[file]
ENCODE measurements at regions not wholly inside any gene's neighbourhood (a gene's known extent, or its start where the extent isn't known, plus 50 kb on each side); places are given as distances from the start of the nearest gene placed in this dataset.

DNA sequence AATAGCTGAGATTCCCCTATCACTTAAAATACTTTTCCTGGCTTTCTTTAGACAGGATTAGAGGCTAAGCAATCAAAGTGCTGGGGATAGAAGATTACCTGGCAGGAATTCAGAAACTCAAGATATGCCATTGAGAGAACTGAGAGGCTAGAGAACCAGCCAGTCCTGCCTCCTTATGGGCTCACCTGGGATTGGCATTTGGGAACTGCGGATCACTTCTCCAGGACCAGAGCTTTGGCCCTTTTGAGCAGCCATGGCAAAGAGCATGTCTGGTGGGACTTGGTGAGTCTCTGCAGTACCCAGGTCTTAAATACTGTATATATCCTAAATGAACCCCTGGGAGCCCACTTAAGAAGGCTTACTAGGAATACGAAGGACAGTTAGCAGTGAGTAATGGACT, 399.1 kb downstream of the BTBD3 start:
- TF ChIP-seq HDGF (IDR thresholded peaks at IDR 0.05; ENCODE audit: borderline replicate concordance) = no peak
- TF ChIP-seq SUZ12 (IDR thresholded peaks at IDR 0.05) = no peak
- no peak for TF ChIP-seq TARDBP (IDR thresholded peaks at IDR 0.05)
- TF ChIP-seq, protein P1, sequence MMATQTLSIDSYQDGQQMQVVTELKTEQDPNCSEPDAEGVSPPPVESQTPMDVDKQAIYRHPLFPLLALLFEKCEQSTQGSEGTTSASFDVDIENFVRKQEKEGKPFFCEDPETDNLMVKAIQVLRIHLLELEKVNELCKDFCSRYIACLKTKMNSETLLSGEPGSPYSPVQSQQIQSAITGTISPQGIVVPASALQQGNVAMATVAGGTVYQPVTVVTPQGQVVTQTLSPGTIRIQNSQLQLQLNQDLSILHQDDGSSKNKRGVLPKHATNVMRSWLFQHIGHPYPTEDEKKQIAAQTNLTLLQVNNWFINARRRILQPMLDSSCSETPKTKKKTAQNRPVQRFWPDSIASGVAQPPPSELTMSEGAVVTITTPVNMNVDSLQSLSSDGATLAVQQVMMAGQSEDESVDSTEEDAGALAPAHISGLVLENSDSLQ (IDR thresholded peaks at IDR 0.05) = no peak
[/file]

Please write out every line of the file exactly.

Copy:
ENCODE measurements at regions not wholly inside any gene's neighbourhood (a gene's known extent, or its start where the extent isn't known, plus 50 kb on each side); places are given as distances from the start of the nearest gene placed in this dataset.

DNA sequence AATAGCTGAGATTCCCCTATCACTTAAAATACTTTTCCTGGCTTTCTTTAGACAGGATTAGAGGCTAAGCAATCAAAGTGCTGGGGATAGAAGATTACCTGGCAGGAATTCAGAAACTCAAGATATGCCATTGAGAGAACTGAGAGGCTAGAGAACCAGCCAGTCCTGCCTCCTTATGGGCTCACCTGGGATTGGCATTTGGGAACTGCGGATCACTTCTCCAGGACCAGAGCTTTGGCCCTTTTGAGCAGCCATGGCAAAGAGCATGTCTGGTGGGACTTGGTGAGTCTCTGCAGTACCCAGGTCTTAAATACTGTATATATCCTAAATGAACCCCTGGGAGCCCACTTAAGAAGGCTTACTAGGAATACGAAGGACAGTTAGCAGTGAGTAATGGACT, 399.1 kb downstream of the BTBD3 start:
- TF ChIP-seq HDGF (IDR thresholded peaks at IDR 0.05; ENCODE audit: borderline replicate concordance) = no peak
- TF ChIP-seq SUZ12 (IDR thresholded peaks at IDR 0.05) = no peak
- no peak for TF ChIP-seq TARDBP (IDR thresholded peaks at IDR 0.05)
- TF ChIP-seq, protein P1, sequence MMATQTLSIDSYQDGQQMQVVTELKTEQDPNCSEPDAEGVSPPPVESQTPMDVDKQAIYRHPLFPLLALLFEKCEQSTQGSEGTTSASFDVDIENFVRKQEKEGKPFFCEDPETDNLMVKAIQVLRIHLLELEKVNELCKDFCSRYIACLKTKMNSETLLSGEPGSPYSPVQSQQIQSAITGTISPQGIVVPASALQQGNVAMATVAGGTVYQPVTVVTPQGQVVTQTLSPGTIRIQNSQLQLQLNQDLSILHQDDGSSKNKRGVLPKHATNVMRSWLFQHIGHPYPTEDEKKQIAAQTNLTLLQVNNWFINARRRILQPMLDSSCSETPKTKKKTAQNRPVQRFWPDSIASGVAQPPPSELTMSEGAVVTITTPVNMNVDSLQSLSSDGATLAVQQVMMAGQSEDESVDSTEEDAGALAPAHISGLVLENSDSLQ (IDR thresholded peaks at IDR 0.05) = no peak